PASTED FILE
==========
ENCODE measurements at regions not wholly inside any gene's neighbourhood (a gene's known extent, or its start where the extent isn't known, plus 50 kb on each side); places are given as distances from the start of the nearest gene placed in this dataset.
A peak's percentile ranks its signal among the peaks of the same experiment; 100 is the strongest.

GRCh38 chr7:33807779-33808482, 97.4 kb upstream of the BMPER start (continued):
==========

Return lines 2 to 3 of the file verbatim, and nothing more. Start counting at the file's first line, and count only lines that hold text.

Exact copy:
A peak's percentile ranks its signal among the peaks of the same experiment; 100 is the strongest.

GRCh38 chr7:33807779-33808482, 97.4 kb upstream of the BMPER start (continued):